Jump to content

Plastic chairs and MEK. Very poor bond.


Recommended Posts

9 hours ago, martin_wynne said:

At that time the only plastic-based bullhead track available was SMP Scaleway.

 

 

I was greatly impressed when I saw it at first although somehow it still didn't look quite right. The latter version was a lot better. I still have some of the original stuff. I'm saving it so our kids can have the pleasure of disposing of it :D

  • Friendly/supportive 1
Link to post
Share on other sites

Oh dear. 

After my reasonable trial results the other day, I made a length of track at the weekend. Pre-loaded the sleepers with butanone, added a decent smear of 'Poly Pipe' adhesive, put the rail with the pre-threaded chairs on the sleepers after painting a little butanone on each, more butanone on the sleeper after fitting to wick its way in, weighted it down etc. Looked great. Felt quite pleased with myself. 

Left it 12 hours or so to be safe, picked it up off the template and the thing basically fell to bits in my hand. Disaster. 

I think I'm going to have to admit defeat very soon. I need my track to be way more durable than this. my EMGS bullhead rail pulls out of the chairs very easily too.. I think I may be doing something fundamentally wrong, though I can't think what.

Back to the good old soldering iron at this rate.

 

 

 

Link to post
Share on other sites

  • RMweb Gold

When using solvent on pvc waste pipe, it is recommended that one sands the surface of the areas to be joined to ensure a good joint.

 

I imagine that the same would be true of ABS chairs. Best done when still on the sprue.

 

I recall problems (many years ago) with MEK and ABS. I had built a rather complicated skew bridge. All seemed well at first but as the MEK dried out, not having bonded to the ABS, the whole thing fell apart.

Link to post
Share on other sites

  • RMweb Gold
45 minutes ago, Haggerleases said:

added a decent smear of 'Poly Pipe' adhesive, put the rail with the pre-threaded chairs on the sleepers

 

Hi,

 

Did you miss a step there? "added a decent smear of 'Poly Pipe' adhesive, waited a good hour for the Polypipe to dry, put the rail with the pre-threaded chairs on the sleepers"

 

The idea is that the Polypipe impregnates the sleeper with a plastic material. It's not going to do that if you wash it out again by flooding butanone over it while it is still wet.

 

In the original Exactoscale days, whole batches of sleepers would be Polypiped in advance, and left for days before being used. Some folks who cut their own plywood timbers would Polypipe the sheet of ply before sawing it up.

 

You can make your own Polypipe by chopping up scraps of plasticard, chair sprues, etc., and dissolving them in butanone. It might work better than real Polypipe because you can adjust the consistency by trial and error to whatever works best.

 

If it still doesn't work after all that I would begin to wonder if your "butanone" is in fact butanone? What happens if you brush it over the chair sprues? They should go instantly soft , sticky and smeary, and the brown colour should come off on your fingers.

 

cheers,

 

Martin.

Link to post
Share on other sites

Sorry I'm late to the thread. I built a lot of the track on my previous layout Morfa using C&L chairs and ply sleepers stained with a water based ink.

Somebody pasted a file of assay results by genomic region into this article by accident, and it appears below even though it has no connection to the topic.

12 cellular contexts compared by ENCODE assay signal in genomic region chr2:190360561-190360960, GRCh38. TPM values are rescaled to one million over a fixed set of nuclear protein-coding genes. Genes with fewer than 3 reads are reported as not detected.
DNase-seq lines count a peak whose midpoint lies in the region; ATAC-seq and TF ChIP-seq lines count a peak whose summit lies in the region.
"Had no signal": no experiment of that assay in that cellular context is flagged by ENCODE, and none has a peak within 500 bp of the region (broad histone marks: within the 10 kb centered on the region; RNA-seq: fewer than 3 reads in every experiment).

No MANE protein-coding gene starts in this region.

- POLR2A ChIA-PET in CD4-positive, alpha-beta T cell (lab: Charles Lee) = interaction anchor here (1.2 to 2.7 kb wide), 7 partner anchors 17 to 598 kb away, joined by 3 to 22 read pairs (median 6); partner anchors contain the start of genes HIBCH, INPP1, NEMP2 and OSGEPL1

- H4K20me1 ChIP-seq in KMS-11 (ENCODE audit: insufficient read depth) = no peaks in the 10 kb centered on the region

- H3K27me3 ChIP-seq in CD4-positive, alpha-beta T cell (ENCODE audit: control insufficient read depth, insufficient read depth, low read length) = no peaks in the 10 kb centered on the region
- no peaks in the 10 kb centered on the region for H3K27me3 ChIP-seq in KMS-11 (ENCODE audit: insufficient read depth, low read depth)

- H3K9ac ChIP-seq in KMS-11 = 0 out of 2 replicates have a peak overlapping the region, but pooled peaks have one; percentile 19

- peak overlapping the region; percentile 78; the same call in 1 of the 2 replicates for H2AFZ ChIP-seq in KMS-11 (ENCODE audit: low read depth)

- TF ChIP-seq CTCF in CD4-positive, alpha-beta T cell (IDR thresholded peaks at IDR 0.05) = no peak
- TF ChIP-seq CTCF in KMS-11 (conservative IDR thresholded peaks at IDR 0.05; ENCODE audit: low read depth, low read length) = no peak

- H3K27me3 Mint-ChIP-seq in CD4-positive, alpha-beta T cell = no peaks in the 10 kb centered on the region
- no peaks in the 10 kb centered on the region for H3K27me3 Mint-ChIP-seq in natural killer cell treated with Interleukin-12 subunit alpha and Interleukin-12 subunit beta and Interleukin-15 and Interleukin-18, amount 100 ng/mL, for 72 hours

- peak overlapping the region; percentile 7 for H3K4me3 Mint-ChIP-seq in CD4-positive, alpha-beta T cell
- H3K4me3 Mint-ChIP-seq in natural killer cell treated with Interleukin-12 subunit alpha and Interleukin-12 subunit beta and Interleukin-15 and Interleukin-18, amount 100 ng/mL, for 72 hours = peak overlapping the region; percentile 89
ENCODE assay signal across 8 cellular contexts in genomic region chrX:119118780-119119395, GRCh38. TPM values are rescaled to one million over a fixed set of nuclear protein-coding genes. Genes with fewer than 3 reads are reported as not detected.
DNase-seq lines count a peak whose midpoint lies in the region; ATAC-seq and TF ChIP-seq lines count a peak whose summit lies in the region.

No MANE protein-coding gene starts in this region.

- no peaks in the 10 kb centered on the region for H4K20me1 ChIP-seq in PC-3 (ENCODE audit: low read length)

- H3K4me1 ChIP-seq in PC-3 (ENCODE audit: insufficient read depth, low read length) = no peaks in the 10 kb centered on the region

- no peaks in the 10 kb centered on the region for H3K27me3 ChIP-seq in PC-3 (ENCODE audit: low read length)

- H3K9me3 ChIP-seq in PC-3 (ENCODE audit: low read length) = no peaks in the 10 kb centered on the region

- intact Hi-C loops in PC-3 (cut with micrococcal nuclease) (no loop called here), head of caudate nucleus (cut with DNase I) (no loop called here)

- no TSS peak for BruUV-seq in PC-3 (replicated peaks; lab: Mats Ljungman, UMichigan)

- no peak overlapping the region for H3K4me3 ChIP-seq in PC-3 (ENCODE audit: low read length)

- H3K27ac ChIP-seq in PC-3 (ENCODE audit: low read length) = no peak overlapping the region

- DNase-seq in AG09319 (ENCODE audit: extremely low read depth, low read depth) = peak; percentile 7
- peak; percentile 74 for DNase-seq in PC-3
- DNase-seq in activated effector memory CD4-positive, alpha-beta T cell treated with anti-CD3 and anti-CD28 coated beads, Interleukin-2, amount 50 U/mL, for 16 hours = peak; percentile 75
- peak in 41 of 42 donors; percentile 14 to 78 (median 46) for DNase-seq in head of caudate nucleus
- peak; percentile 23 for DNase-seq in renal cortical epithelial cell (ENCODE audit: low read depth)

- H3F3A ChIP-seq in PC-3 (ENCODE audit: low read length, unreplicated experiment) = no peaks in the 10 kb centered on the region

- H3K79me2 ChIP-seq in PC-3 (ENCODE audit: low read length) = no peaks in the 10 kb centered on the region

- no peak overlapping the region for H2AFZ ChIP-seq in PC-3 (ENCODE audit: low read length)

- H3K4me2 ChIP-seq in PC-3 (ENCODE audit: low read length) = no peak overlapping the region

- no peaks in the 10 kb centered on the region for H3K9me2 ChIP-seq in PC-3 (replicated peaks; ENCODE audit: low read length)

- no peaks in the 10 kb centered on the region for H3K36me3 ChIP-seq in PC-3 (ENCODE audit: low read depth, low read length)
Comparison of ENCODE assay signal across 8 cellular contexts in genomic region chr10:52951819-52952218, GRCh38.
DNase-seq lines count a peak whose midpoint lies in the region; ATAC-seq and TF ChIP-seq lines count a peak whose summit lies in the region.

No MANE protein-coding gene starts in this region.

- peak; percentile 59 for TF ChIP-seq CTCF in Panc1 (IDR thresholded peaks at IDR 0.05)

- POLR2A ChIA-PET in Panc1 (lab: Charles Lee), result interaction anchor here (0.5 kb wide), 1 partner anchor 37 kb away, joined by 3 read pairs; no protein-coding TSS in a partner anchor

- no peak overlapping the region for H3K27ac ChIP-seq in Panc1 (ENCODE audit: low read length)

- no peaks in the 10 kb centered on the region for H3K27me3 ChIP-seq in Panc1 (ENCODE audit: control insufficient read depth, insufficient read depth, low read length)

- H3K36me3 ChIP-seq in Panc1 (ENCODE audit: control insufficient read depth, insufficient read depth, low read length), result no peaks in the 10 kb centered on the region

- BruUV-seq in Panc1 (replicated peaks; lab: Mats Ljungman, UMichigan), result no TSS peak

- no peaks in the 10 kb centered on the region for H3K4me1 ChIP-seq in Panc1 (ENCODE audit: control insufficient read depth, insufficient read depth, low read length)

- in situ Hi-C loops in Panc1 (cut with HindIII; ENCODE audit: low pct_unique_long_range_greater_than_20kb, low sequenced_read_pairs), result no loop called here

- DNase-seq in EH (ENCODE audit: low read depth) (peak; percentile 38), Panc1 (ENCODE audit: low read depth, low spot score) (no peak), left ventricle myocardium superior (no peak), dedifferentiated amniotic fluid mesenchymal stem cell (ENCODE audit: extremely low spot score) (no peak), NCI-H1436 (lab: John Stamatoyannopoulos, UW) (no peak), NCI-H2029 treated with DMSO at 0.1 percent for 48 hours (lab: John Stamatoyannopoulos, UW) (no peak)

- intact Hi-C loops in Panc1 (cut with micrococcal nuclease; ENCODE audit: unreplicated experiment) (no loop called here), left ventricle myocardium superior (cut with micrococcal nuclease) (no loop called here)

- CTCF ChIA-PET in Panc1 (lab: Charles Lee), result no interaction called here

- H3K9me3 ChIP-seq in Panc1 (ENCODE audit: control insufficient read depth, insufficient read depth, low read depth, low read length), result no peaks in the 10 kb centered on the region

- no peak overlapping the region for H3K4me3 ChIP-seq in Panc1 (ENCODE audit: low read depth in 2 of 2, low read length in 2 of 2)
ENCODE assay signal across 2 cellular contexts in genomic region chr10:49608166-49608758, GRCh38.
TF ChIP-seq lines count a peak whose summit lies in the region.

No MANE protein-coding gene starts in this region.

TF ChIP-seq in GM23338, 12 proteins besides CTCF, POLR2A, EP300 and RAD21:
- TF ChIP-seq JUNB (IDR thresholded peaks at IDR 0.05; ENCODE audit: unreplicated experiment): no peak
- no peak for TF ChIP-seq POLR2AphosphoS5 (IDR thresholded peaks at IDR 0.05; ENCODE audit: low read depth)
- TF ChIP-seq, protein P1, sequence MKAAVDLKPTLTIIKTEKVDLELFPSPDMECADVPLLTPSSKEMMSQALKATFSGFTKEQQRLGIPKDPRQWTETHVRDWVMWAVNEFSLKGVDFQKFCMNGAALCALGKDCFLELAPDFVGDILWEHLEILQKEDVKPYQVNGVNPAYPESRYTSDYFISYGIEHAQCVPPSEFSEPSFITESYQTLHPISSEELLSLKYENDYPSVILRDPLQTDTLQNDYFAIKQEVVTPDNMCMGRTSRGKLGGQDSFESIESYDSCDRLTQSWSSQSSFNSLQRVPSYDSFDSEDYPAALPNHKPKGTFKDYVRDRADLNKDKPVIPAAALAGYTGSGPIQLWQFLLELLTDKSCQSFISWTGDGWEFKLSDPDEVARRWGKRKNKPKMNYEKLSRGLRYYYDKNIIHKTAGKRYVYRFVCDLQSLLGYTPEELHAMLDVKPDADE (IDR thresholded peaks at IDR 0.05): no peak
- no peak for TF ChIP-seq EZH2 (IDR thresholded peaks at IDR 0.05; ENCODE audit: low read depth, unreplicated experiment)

morfa 82.jpg

 

I used EMA Plastic Weld to stick the chairs to the sleepers without any need to treat the sleepers with polypipe or any other adhesive. I had no problems with the bond even though the layout room (in an old stone chapel) could get pretty arctic in winter. I couldn't ping chairs off with my finger but I could loosen the bond with a sharp craft knife which was useful when it came to making adjustments.

Link to post
Share on other sites

  • RMweb Gold
Posted (edited)
35 minutes ago, Neil said:

 

That's dichloromethane, not butanone.

 

I've been wondering whether the advice to use butanone for ABS is only good for plastic-to-plastic bonds? It has to be a very pure grade to be effective. Dichloromethane is better, but it's a very nasty chemical:

 

Toxicity

Even though DCM is the least toxic of the simple chlorohydrocarbons, it has serious health risks. Its high volatility makes it an acute inhalation hazard. It can also be absorbed through the skin. Symptoms of acute overexposure to dichloromethane via inhalation include difficulty concentrating, dizziness, fatigue, nausea, headaches, numbness, weakness, and irritation of the upper respiratory tract and eyes. More severe consequences can include suffocation, loss of consciousness, coma, and death. DCM is also metabolized by the body to carbon monoxide potentially leading to carbon monoxide poisoning. Acute exposure by inhalation has resulted in optic neuropathy and hepatitis. Prolonged skin contact can result in DCM dissolving some of the fatty tissues in skin, resulting in skin irritation or chemical burns.

 

Not to mention the utterly awful pong.

 

Don't use it to make your own Polypipe mixes.

 

Take care.

 

Martin.

Edited by martin_wynne
quote added
  • Informative/Useful 2
Link to post
Share on other sites

 

I’m sorry that things just don’t seem to be working out for you no matter what you try. I have no experience of Exactoscale chairs, but while it doesn’t seem logical I get the distinct feeling that they are the core problem somehow. That the material they are moulded from, and there can be an almost infinite number of plastic mix combinations, just won’t play nicely with the available glues you have tried. It is noticeable that most people who have stated no issues with using plastic chairs on ply sleepers whatever the liquid glue used appear to have used C&L ones.

 

As I have stated previously I have always used Slaters Mek-Pak even though the present day offering is no longer based on the chemical MEK. I have read on a thread here somewhere from Dave Hunt that this was because they found George Slater collapsed in the works one day having been overcome by the noxious fumes, and so changed the formula to something less dangerous to peoples health. I have also used both PlasticWeld and pure Butonone but they are both much more aggressive in action and can severely melt chair surfaces with over-application, bolt detail etc.

 

To further illustrate that using C&L chairs seems to cause no problems even using the current MEK-PAK here are a few shots of my current 7mm micro-minimal plank that uses – don’t laugh – plastic chairs on sleepers cut from mountboard. Again using Mek-Pak. So this is good enough to melt the chair base to allow it to adhere to almost any material.

 

959416521_RMwebTC01.jpg.e13fd8e722a544c0f8d816762d88b28c.jpg

 

1425617421_RMwebTC02.jpg.7397a2d9e70e9068abf1f810433cfef3.jpg

 

2061083925_RMwebTC03.jpg.c16d1ed76d24c7b9ff0fd84aabdb6ea7.jpg

 

You will note that as it was 7mm I used PCB strip under the crossing nose and at the divergence for electrical connections and a bit of added strength. In 4mm/P4 I have always used a few rivets in these locations. Here is my most recent P4 plank track build. Again using C&L on ply.